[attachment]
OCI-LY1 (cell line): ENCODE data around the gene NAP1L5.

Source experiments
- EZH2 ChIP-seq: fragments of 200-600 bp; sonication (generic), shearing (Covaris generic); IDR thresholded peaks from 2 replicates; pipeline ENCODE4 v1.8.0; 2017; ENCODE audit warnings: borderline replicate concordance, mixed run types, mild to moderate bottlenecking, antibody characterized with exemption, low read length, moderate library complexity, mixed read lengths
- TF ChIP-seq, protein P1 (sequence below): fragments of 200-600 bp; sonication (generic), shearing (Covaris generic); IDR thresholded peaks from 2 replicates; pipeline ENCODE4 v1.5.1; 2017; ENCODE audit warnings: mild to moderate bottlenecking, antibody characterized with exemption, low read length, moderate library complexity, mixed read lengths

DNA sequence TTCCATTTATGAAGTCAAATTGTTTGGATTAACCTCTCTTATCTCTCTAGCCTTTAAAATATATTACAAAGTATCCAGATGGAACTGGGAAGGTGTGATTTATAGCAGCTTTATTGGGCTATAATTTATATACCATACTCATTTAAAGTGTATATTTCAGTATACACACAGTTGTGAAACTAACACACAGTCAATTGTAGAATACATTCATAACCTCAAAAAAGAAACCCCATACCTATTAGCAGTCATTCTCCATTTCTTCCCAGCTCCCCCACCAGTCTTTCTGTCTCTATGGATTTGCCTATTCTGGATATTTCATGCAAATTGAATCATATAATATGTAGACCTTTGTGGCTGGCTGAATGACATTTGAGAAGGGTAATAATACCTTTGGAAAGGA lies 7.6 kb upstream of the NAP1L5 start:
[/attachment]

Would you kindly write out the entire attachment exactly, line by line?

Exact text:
OCI-LY1 (cell line): ENCODE data around the gene NAP1L5.

Source experiments
- EZH2 ChIP-seq: fragments of 200-600 bp; sonication (generic), shearing (Covaris generic); IDR thresholded peaks from 2 replicates; pipeline ENCODE4 v1.8.0; 2017; ENCODE audit warnings: borderline replicate concordance, mixed run types, mild to moderate bottlenecking, antibody characterized with exemption, low read length, moderate library complexity, mixed read lengths
- TF ChIP-seq, protein P1 (sequence below): fragments of 200-600 bp; sonication (generic), shearing (Covaris generic); IDR thresholded peaks from 2 replicates; pipeline ENCODE4 v1.5.1; 2017; ENCODE audit warnings: mild to moderate bottlenecking, antibody characterized with exemption, low read length, moderate library complexity, mixed read lengths

DNA sequence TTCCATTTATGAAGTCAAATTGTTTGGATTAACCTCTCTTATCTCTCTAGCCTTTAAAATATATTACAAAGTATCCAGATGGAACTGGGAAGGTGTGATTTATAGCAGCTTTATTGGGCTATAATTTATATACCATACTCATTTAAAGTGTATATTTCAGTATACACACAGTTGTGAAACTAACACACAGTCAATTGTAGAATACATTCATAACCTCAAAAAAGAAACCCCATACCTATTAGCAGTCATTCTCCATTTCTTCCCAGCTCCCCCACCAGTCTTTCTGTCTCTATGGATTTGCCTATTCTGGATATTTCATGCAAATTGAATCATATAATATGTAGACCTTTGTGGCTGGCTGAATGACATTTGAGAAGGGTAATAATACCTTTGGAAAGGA lies 7.6 kb upstream of the NAP1L5 start: